|Topic Review (Newest First)|
|12-14-2011 05:20 PM|
Originally Posted by jameswilson29 View Post
Yes so long as it is new you're fine. If it gets a few years old and rusty, and you remove it, you'd be best to drop it at a machine or prop shop to have it re-checked. Most will check the fit and face for just a few bucks.
|12-14-2011 05:18 PM|
Originally Posted by hellosailor View Post
A) Eventually ruin the shaft because the set screw and ss key are not intended to take ALL the load. Often times the key will also fit sloppy due to the layer of rust broken free and this will result in hard loading the key from forward to reverse. A loose coupling can actually shear a shaft.
B) Potentially lose the shaft
I have seen both of the above scenarios happen when old couplings are re-used. When Buck or Walters or others ship a straight or split coupling they are normally undersized for the standard shaft sizes so they generally need to be fitted or you likely won't be able to get them on. If you don't want to face it that is not as critical if you don't mind vibrations. In lots of shaft jobs I have had one coupling, that when installed onto the shaft, did not need to be faced. Your shafting shop should always be willing to check it BEFORE facing. This is about a $10.00 job if facing is nor required. I have seen new shaft / couplings off by as much as 0.012" and that is more than enough to cause some pretty bad vibrations.
Considering the time and expense involved in doing this job and the potential safety issues the fitting and facing is a small portion.
The Sabre 34 I just finished was a ONE HANDED job due to piss poor access. Took about double the time it normally takes while working like an amputee. Things you take for granted as a 2 minutes job, like tightening hose clamps, but only blind & one handed when they just want to spin around the shaft log hose add up for the owners to the point that they become costly jobs. I don't think the owner would have been happy to do it over again if we had issues because I cut a corner and chose not to check the face or tried to re-use an old coupling.
I'm lucky in that I have a very reputable prop shop who will not ship out a shaft and coupling without doing it right. There are many shops, especially on-line who think nothing of taking your money and selling you junk.
I had one customer who insisted on buying his own shaft from an on-line source. No problem, right..? It was $137.00 cheaper than my shop excluding shipping so that's justifiable, if we're comparing apples to apples.. When I saw it there were no signs of it being faced, it was way off, and the coupling literally dropped over the shaft. The set screws were not spotted into the shaft as is required under ABYC P-06 and the keys on both ends were terribly sloppy and it came without prop nuts. Also the key at the flange end was brass and it should be SS.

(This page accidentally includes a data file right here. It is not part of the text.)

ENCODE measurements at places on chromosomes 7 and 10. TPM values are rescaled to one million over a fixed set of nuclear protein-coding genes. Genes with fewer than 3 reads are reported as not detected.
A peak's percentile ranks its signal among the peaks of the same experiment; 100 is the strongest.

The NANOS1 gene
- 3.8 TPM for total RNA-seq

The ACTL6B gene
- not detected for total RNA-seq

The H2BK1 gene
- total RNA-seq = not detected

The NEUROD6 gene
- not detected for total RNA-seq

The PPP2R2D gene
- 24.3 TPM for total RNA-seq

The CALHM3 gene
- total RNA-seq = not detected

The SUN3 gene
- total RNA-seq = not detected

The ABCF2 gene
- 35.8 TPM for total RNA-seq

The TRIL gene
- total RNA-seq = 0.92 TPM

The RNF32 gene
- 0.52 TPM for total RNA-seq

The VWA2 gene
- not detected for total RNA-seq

All that wrong in just one on-line prop shaft adventure.
I had to decline to install it noting the potential safety issues. I sent the customer to my shop and they were horrified at the sloppy workmanship so much so that they installed a new coupling, spotted the shaft, fitted and faced it and supplied new keys all for $80.00 including the new coupling. they're good guys. Customer was still ahead but then had to buy some prop nuts and the shaft grade was still unknown. At the price he paid I am nearly certain it was not AQ22 as they said it was. You can barely buy the raw shafting from WBM for what he paid for the whole lot.
Having seen the failures I have I do take shafting work pretty seriously.. As always with your boat you can always do what you want. All I can do is share what I've learned...
|12-14-2011 04:33 PM|
|sawingknots||i would think so,just use a .002 feeler gage between the couplings while you realign the engine|
|12-14-2011 04:09 PM|
|jameswilson29||So after the split coupling is fitted and faced to the shaft, it can be split and re-attached without more fitting and facing?|
|12-14-2011 03:05 PM|
|mitiempo||That is why a split coupling makes sense - the engine doesn't have to be moved.|
|12-14-2011 03:03 PM|
Maine, all this sticking the shaft in the coupling, lathing everything, not just "bolting it up"...is this akin to "blueprinting" an engine instead of just building it? Is this really necessary every time a shaft is popped off?
Or is it more for the folks who simply prefer ironed shirts to permanent press?
|12-14-2011 12:41 PM|
|sawingknots||i would think any machine shop that has a lathe and knows how to use a indicator even a automotive btw if you press the coupling onto the shaft first you will need to move the engine and slide the shaft from the inside|
|12-14-2011 12:12 PM|
|12-14-2011 11:16 AM|
Thanks for all the responses.
O.K. - I won't be cheap about it - I ordered the Buck Algonquin split shorty coupler and shaft removal tool. I hope the propeller shaft is in good shape.
How and where would I find a competent shop to fit and face the coupler to the propeller shaft?
The boat is in a small marina on the Northern Neck of Virginia and I live near Richmond, Va., which has a small industrial base.
Is this something an ordinary machine shop can do, or does it have to be a "marine" machine shop?
|12-14-2011 10:30 AM|
As usual, mainsail is the voice of reason and correct procedure.
On our current boat, I replaced everything aft of the transmission. I only needed to replace the cutlass bearing but the shaft was original bronze and scored, and the stuffing box leaked. I had just bought a $75,000 boat; saving a couple hundred $ seemed pointless. So I replaced everything (shaft, coupling, shaft seal, cutlass bearing) and am reaping the benefits 6 years later. This is not a job where it's even remotely advisable to attempt to save a few dollars.
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